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Coping with Summertime Sadness

We’ve all listened to the song “Summertime Sadness” by Lana Del Ray, but who knew it was real? This year, more than ever, we’ve seen how the everlasting pandemic has turned our second summer in a row into one unlike any other. With the constant change, mental health has fluctuated leading to difficulties I haven’t seen before. 

Recently, a friend came to me and opened up about her struggles this summer with depression, but I was confused. SAD, Seasonal Affective Disorder, is usually spoken about in the winter and rarely in the summer season. The truth is that SAD can occur in any season for numerous reasons. Here are some ways to help cope with summertime sadness and care for yourself. 

  • Understand that you are not alone. It can be hard to see everyone post online all summer long about everything they are doing. Social media doesn’t always show the truth and more people are experiencing the same thing as you. Just because everyone seems to be enjoying the summer months does not mean that they aren’t battling SAD.
  • Reach out for help. Having a support system can make a huge difference and there is absolutely no shame in reaching out. Others can’t help you unless they know what’s going on. You have to let them know what you are going through.
  • Believe that SAD is a normal thing to experience. Many people post about it during winter, but that doesn’t invalidate your feelings during any other season. Many different people have it during different months and experience their own symptoms. You are not alone!
  • Take time to understand what you are experiencing. If you don’t take the time for yourself to understand what is going on then you won’t be able to find ways to cope with it. Writing down your symptoms and feelings is a helpful way to know how SAD affects you.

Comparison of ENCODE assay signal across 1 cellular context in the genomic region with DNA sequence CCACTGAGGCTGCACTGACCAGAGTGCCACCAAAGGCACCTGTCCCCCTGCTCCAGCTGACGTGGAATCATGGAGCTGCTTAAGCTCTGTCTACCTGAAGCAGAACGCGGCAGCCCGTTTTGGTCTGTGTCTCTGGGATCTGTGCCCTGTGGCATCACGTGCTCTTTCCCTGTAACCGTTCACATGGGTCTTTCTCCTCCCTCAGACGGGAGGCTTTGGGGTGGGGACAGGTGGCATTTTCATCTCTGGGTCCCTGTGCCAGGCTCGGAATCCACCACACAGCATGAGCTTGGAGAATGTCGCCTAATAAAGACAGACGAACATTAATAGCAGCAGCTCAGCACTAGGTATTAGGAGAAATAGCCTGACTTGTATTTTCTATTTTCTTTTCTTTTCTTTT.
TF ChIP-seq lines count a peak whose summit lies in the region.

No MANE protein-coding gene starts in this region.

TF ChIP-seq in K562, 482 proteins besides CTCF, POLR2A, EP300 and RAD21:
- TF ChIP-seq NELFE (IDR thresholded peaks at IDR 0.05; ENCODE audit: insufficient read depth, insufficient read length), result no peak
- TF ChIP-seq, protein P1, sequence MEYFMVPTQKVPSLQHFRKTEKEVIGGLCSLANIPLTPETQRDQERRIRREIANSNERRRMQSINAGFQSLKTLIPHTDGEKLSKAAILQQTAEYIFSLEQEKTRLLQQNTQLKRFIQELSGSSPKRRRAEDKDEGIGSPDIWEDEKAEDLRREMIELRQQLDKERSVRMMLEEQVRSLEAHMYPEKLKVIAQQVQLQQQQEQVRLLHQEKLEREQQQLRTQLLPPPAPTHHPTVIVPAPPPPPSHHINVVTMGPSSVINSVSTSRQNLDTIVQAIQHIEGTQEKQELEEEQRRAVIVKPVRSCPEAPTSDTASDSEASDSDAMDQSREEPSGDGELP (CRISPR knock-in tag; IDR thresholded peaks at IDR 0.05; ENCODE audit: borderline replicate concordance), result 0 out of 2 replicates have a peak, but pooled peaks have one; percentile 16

• Learn more about SAD and the causes for every season. There are numerous reasons for SAD to occur. Do a quick Google search to understand the types of SAD and read tips from others who experience the same thing. 
  • Seek help from professionals if it becomes difficult to manage. Finding time to speak to your doctor is incredibly helpful, but also can be hard to deal with. It does not make you weak, but instead shows your bravery and courage. You don’t have to struggle alone and there are ways to help manage SAD. 

Summer is often shown as a time to go out and have fun, but that isn’t easy for everyone. The long break and difficulties that come with it can easily trigger depression. This is the time to take care of yourself and learn more about what affects you. 

SAD affects people in different ways and each person experiences it through their own process. Self care is vital as you go through your own SAD journey. Summer can be hard, but not impossible to deal with. Remember that you are doing the best you can and that is enough. 


Resources on SAD were found on  Healthline, the Mayo Clinic, and Betterhelp.

Published by Kate LaScola

Kate is a senior at James Madison University where she is majoring in writing, rhetoric and technical communication and minoring in entrepreneurship. When she’s not doing homework or writing for her blog she can usually be found at Starbucks.

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